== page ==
• Shared Vision: It is important to create a shared understanding of the program, processes, and intended outcomes and impact, right from the beginning, while at the same time keeping in mind that these can change and shift over time. 

  • Time and adaptability: Working in true partnership with communities means that our Western-centric donor timelines must be challenged. We recognize that it takes time to listen, time to build relationships, time to formulate trust and a shared vision, and time to implement programs at the community’s desired pace. We also know that so much can change and shift at any time in any given context.

A large group of women and men walking together down a dirt path and smiling and waving
iACT team members in Chad coming together for a Little Ripples symposium. (Photo: iACT)


Our hope is that in introducing our community-led approach, and in highlighting what we have learned and what we are working towards, we might inspire others to make a shift toward resourcing refugee and community-led humanitarian action.

There is a responsibility for us, as international actors, to quiet our voice, slow down, and truly listen and get to know people. This is the humanitarian action we need to prioritize. - Sara-Christine Dallain, Executive Director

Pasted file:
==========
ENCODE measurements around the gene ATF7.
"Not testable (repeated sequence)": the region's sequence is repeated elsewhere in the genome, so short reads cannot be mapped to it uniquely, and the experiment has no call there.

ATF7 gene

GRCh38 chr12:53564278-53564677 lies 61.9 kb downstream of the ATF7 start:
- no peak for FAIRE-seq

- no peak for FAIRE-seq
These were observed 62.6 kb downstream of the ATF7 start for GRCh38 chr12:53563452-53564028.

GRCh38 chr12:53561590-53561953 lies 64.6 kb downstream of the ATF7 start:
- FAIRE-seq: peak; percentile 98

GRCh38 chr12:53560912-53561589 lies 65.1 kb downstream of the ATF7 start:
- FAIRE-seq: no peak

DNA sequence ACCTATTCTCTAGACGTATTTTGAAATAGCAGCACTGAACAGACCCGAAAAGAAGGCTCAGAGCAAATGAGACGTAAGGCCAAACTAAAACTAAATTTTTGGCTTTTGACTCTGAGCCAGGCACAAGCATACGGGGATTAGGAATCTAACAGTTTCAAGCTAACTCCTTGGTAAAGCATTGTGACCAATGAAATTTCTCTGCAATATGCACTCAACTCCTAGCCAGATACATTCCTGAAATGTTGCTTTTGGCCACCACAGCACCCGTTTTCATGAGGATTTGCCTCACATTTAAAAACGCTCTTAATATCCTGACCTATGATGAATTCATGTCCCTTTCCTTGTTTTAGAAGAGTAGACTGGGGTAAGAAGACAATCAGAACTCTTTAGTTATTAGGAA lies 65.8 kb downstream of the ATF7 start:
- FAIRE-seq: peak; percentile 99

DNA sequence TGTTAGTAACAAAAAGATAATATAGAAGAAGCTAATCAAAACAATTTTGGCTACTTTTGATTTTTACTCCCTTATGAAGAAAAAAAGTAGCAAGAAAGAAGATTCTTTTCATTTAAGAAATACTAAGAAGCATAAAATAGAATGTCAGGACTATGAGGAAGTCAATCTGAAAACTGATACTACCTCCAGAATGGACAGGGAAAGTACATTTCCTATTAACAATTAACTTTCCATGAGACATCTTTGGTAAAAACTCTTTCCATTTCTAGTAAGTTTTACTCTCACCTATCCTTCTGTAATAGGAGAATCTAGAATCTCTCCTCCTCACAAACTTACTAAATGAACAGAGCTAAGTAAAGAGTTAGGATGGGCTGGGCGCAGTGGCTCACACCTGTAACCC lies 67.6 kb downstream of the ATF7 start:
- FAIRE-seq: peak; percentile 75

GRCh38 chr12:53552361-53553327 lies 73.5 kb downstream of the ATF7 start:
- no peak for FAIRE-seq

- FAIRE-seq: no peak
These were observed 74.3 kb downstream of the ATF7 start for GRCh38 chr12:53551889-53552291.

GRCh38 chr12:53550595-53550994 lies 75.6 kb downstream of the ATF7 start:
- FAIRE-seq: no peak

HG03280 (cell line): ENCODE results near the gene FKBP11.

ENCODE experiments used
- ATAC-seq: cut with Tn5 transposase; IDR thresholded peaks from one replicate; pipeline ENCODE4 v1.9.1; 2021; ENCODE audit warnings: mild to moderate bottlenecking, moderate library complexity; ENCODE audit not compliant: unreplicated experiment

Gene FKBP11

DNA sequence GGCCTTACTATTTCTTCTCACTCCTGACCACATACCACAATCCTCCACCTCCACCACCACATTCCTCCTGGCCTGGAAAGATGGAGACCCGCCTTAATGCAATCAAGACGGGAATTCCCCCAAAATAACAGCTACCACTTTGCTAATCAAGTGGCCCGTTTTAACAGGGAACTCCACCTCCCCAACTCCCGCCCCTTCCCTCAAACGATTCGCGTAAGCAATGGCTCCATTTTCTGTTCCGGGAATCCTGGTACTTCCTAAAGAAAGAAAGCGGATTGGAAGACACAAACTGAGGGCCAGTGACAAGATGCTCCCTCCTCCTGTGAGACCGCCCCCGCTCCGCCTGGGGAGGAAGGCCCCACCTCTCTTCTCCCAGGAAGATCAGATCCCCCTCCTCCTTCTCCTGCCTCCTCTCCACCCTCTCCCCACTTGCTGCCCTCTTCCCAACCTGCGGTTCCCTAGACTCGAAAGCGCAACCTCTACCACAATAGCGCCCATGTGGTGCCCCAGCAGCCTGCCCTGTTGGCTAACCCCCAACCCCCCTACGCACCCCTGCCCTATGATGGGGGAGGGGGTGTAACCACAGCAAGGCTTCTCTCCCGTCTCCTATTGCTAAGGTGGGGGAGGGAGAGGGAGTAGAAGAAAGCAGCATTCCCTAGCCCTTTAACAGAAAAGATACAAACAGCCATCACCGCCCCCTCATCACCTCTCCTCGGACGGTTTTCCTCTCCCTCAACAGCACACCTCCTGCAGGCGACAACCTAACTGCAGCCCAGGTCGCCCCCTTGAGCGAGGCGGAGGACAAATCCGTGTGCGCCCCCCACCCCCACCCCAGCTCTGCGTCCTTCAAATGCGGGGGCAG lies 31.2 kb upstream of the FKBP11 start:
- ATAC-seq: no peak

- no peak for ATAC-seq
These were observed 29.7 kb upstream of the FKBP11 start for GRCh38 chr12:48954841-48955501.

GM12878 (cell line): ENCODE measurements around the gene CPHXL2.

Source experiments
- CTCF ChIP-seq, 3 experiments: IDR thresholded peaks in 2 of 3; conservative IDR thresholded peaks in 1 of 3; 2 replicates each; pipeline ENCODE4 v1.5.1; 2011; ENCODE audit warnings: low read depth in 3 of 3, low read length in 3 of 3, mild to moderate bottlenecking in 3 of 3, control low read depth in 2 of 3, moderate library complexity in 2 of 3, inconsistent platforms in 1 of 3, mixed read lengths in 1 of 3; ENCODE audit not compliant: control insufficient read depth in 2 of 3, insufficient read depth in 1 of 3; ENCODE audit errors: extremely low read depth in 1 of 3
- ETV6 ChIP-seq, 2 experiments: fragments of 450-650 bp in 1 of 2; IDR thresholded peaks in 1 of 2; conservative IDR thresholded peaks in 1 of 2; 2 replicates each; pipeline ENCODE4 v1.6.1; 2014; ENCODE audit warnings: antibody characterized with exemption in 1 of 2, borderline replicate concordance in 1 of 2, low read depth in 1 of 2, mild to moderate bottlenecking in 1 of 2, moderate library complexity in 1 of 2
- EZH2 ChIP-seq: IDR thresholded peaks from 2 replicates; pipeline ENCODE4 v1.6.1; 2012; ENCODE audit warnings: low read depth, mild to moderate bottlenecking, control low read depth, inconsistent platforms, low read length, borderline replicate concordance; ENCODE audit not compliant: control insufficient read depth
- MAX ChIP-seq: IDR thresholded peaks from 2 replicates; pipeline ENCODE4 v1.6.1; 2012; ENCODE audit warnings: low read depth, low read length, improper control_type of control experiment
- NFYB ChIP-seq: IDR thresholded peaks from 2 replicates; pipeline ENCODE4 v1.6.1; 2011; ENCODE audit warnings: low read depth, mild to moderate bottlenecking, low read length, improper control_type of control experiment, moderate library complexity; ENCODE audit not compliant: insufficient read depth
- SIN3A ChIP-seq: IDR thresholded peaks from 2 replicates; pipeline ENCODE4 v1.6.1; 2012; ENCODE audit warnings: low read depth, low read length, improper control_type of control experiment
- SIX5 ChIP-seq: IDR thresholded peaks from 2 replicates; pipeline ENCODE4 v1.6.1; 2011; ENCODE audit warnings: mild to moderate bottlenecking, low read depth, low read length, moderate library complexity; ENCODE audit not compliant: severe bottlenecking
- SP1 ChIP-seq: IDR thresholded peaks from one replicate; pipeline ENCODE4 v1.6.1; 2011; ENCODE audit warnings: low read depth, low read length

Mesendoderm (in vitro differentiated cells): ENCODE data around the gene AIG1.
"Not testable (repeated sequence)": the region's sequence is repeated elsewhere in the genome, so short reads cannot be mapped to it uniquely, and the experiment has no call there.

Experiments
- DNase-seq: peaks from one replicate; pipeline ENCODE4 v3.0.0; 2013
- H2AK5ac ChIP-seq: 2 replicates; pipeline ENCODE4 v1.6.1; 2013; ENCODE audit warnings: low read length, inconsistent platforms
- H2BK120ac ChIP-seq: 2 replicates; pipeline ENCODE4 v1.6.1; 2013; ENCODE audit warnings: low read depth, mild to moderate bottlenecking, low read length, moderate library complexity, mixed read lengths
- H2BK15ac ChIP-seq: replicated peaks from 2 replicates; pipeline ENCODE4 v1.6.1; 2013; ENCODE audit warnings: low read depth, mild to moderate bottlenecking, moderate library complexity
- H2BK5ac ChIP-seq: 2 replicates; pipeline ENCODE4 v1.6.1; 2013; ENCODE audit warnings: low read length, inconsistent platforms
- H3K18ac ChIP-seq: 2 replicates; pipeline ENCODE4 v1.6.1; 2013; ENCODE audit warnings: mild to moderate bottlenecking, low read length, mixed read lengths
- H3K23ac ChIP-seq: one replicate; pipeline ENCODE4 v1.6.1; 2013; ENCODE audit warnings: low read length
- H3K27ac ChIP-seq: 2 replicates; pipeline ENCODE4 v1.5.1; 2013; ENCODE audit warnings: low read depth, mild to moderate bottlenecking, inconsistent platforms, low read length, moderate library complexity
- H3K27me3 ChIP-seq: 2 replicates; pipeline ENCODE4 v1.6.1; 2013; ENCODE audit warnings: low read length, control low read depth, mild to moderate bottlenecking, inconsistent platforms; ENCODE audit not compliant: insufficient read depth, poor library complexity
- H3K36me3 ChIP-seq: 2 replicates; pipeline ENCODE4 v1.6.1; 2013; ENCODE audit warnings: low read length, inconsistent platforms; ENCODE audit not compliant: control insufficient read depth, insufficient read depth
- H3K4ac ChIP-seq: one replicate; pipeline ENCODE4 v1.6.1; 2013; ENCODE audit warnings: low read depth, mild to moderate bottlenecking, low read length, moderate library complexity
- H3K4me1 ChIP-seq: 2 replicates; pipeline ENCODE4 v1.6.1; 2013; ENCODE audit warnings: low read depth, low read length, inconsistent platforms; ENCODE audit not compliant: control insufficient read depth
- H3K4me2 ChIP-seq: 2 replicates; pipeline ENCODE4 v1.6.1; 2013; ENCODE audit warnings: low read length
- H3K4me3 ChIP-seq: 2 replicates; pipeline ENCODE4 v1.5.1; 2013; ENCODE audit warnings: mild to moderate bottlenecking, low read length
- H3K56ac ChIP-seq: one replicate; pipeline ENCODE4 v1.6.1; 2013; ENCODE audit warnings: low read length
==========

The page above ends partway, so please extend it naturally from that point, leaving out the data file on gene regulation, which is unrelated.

The reality is that supporting refugee- and community-led programming is a journey and a process: one we ourselves are still in. Each of our programs is in a different stage of becoming fully community-led, the definition of which is determined by each community.

Our aim is to be able to demonstrate an evidenced-based process of directly resourcing refugee and conflict-affected people to design, lead, and scale humanitarian programs in their communities. The ultimate goal is for the humanitarian system to reduce the need for large international organizations and staff, and to shift actors from being top-down aid providers to being equitable partners with affected communities.


Help iACT continue to do what it does best:

Support refugees in the forgotten corners of the world through soccer and preschool.